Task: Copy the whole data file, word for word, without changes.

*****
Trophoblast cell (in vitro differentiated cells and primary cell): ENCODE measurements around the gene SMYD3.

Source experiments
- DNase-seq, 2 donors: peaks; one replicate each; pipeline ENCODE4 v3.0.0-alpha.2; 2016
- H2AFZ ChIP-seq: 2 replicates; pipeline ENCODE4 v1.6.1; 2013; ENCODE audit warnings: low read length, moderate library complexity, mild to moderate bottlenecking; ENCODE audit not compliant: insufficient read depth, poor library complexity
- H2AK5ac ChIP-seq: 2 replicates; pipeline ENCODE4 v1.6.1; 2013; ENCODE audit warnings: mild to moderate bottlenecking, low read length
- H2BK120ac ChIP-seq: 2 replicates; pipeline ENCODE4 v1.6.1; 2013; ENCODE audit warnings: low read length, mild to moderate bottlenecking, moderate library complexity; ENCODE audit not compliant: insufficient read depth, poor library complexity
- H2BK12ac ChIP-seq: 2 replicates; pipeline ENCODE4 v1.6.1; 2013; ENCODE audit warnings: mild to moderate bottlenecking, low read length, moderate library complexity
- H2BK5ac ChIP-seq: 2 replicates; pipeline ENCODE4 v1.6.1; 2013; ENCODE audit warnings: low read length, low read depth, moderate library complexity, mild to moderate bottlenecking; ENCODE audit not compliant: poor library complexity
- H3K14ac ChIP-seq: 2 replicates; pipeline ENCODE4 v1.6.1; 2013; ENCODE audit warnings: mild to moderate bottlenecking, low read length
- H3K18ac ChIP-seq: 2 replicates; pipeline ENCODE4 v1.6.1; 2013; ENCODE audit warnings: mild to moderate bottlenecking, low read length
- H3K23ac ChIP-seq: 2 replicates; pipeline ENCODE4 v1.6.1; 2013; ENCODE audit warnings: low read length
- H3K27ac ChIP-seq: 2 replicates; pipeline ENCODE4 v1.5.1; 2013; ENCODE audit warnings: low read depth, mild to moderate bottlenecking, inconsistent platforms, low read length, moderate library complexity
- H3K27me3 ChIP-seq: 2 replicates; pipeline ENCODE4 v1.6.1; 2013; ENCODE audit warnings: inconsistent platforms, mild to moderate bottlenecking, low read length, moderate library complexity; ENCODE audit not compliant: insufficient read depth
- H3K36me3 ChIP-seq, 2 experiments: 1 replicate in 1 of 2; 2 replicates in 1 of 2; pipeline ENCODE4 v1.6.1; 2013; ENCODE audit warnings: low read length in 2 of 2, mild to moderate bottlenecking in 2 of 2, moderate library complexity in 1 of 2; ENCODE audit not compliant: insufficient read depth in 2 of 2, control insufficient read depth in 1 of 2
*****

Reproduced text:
Trophoblast cell (in vitro differentiated cells and primary cell): ENCODE measurements around the gene SMYD3.

Source experiments
- DNase-seq, 2 donors: peaks; one replicate each; pipeline ENCODE4 v3.0.0-alpha.2; 2016
- H2AFZ ChIP-seq: 2 replicates; pipeline ENCODE4 v1.6.1; 2013; ENCODE audit warnings: low read length, moderate library complexity, mild to moderate bottlenecking; ENCODE audit not compliant: insufficient read depth, poor library complexity
- H2AK5ac ChIP-seq: 2 replicates; pipeline ENCODE4 v1.6.1; 2013; ENCODE audit warnings: mild to moderate bottlenecking, low read length
- H2BK120ac ChIP-seq: 2 replicates; pipeline ENCODE4 v1.6.1; 2013; ENCODE audit warnings: low read length, mild to moderate bottlenecking, moderate library complexity; ENCODE audit not compliant: insufficient read depth, poor library complexity
- H2BK12ac ChIP-seq: 2 replicates; pipeline ENCODE4 v1.6.1; 2013; ENCODE audit warnings: mild to moderate bottlenecking, low read length, moderate library complexity
- H2BK5ac ChIP-seq: 2 replicates; pipeline ENCODE4 v1.6.1; 2013; ENCODE audit warnings: low read length, low read depth, moderate library complexity, mild to moderate bottlenecking; ENCODE audit not compliant: poor library complexity
- H3K14ac ChIP-seq: 2 replicates; pipeline ENCODE4 v1.6.1; 2013; ENCODE audit warnings: mild to moderate bottlenecking, low read length
- H3K18ac ChIP-seq: 2 replicates; pipeline ENCODE4 v1.6.1; 2013; ENCODE audit warnings: mild to moderate bottlenecking, low read length
- H3K23ac ChIP-seq: 2 replicates; pipeline ENCODE4 v1.6.1; 2013; ENCODE audit warnings: low read length
- H3K27ac ChIP-seq: 2 replicates; pipeline ENCODE4 v1.5.1; 2013; ENCODE audit warnings: low read depth, mild to moderate bottlenecking, inconsistent platforms, low read length, moderate library complexity
- H3K27me3 ChIP-seq: 2 replicates; pipeline ENCODE4 v1.6.1; 2013; ENCODE audit warnings: inconsistent platforms, mild to moderate bottlenecking, low read length, moderate library complexity; ENCODE audit not compliant: insufficient read depth
- H3K36me3 ChIP-seq, 2 experiments: 1 replicate in 1 of 2; 2 replicates in 1 of 2; pipeline ENCODE4 v1.6.1; 2013; ENCODE audit warnings: low read length in 2 of 2, mild to moderate bottlenecking in 2 of 2, moderate library complexity in 1 of 2; ENCODE audit not compliant: insufficient read depth in 2 of 2, control insufficient read depth in 1 of 2